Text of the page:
Listening to this week’s episode of Jordan, Jesse GO! with guest Martin Starr, I’m reminded of how hard it is to deconstruct the podcast. It’s not improv. improv4humans is improve. There someone tells a story, then the guests on the show create a scene using elements from what has been said. But JJGO! has echoes of the form. It’s all about tangents. The conversation focuses on what’s going on in the lives of the hosts or guests, and then Jordan, Jesse, or the guest takes an element of that and runs with it. There’s no formal structure.
Jordan and Jesse joke about how difficult it is to describe their show. The most recent episode opens with them trying to do just that for new listeners. They struggle pinning it down, though, and the discussion quickly devolves into a running joke about Lifetime channel favorite Designing Women. They can’t help themselves.
A perfect example of the show’s ability to meander comes early in the latest installment when Jesse recalls a strange thrift-store discovery. Take out all of the asides and Jesse’s story is uncomplicated: “You remember that weird children’s book I found? I saw another one at the same store. It’s called ‘Jerry Seinfeld Halloween.’ Now I like Jerry Seinfeld, but the cover art was so off-putting I couldn’t open it.”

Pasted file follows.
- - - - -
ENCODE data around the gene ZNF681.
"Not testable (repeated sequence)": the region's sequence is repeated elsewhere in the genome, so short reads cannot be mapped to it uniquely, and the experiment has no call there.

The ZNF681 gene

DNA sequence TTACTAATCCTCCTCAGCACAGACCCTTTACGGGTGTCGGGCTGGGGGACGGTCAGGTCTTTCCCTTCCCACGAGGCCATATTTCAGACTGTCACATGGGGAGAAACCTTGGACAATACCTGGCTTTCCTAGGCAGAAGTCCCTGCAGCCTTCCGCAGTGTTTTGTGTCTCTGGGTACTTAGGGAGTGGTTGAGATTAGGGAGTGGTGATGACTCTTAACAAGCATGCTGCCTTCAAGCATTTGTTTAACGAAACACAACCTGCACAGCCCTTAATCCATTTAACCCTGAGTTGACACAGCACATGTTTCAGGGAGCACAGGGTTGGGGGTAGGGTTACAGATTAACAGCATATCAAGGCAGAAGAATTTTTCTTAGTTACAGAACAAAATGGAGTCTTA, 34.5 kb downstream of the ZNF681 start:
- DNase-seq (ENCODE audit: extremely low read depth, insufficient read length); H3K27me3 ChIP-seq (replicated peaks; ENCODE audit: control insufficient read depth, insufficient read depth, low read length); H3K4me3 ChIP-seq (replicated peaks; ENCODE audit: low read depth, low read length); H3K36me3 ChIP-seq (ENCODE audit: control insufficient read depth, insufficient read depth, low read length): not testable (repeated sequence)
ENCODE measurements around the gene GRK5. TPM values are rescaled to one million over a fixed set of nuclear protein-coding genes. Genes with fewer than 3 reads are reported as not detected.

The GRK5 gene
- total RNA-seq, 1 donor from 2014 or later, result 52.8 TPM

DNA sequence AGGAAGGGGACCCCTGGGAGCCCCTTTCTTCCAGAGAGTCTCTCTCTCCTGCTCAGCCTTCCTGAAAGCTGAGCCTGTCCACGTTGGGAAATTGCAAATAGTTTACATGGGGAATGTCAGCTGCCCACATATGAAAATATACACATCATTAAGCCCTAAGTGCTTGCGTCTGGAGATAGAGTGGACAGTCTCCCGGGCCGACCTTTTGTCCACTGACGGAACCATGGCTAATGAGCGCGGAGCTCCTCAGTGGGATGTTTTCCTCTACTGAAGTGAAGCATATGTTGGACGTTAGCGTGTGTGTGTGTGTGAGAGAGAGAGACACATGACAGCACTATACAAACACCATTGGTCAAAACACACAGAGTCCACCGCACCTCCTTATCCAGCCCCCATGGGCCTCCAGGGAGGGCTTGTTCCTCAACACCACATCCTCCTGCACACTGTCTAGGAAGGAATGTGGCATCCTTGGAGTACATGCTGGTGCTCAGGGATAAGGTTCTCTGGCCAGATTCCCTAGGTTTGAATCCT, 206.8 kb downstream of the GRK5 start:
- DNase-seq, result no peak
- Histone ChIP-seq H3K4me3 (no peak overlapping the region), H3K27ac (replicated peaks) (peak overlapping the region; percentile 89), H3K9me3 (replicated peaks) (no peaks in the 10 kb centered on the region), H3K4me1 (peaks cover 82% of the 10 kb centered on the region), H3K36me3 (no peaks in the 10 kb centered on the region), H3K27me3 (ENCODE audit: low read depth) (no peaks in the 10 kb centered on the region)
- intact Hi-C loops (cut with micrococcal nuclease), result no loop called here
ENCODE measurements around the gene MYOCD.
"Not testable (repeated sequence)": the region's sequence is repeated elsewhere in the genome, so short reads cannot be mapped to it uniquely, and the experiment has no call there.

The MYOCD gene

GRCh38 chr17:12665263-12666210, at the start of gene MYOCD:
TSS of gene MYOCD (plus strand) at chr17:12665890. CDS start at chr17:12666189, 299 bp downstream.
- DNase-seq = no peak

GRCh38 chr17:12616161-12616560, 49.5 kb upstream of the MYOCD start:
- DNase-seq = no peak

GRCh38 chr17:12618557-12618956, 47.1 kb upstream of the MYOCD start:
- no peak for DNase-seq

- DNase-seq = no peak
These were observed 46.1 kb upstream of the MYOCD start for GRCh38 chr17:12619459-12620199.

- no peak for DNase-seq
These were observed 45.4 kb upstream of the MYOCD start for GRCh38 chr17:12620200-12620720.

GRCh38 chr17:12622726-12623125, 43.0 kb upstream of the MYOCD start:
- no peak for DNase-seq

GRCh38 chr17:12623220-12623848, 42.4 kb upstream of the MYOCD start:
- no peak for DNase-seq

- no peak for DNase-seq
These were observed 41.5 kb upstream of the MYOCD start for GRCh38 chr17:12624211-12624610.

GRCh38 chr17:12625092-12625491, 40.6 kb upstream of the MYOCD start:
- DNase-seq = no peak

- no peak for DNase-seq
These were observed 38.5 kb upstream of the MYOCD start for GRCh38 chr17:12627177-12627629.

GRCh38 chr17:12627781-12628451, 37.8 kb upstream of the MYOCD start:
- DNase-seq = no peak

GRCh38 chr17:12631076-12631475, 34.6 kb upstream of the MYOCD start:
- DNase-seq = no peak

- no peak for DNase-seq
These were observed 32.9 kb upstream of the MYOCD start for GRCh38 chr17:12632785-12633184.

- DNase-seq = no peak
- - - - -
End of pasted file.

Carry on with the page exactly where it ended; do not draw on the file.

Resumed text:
Outside of JJGO!, this story is useless, but, in the context of the show, a stunning amount of comedy is mined out of it. They cover a man having sex with television star and helicopter Airwolf, Jay Leno’s pretend happiness vs. George Clooney’s genuine happiness, which Amy is Amy Adams, Jerry Seinfeld’s comic book knowledge, lessons from The Evil Dead, and Colin Quinn’s excellence.
Without all of the diversions, that delightful fifteen-minute conversation would have been four sentences about a children’s book from 2002. That’s the joy of JJGo!, though. Most episodes are not married to premises or segments. They also know when to rein it in. Later in the episode, Martin Starr tells a story about being in an S&M club, and the deviations are shorter and rarer because the source material is more compelling.
I love that in this episode Jesse again uses his deep knowledge of hip hop to inform Jordan and the audience. I’d bet the Venn Diagram of the JJGO! audience and WorldStarHipHop.com readers is likely to be rather slim. And Jesse relishes the opportunities to explain this music. Here it happens with the Lil Wayne documentary The Carter. Jesse and Starr make great observations about one of rap’s biggest and most outwardly unpredictable stars. We hear about Wayne’s constant imbibing of codeine cough syrup and the terrifying figure that is Cash Money Records founder Bryan “Birman” Williams.
Hip hop fan or no, JJGO! rewards listeners with a vast collection of disparate knowledge. The episode is also chock full of other references, too—some so deep that they blew by me. Did you know what The Voyage of The Mimi was? Because I sure as hell didn’t. But this show traffics in obscure references and Starr’s presence only enhances the mayhem. He is low energy and not nearly as prone to rambling as his hosts, but his sensibility fits perfectly. Starr has no problem keeping up with the rapid-fire banter of Jordan and Jesse. There are no major events that will likely be brought up again in later episodes, but this week’s Jordan, Jesse GO! is a real crowd pleaser.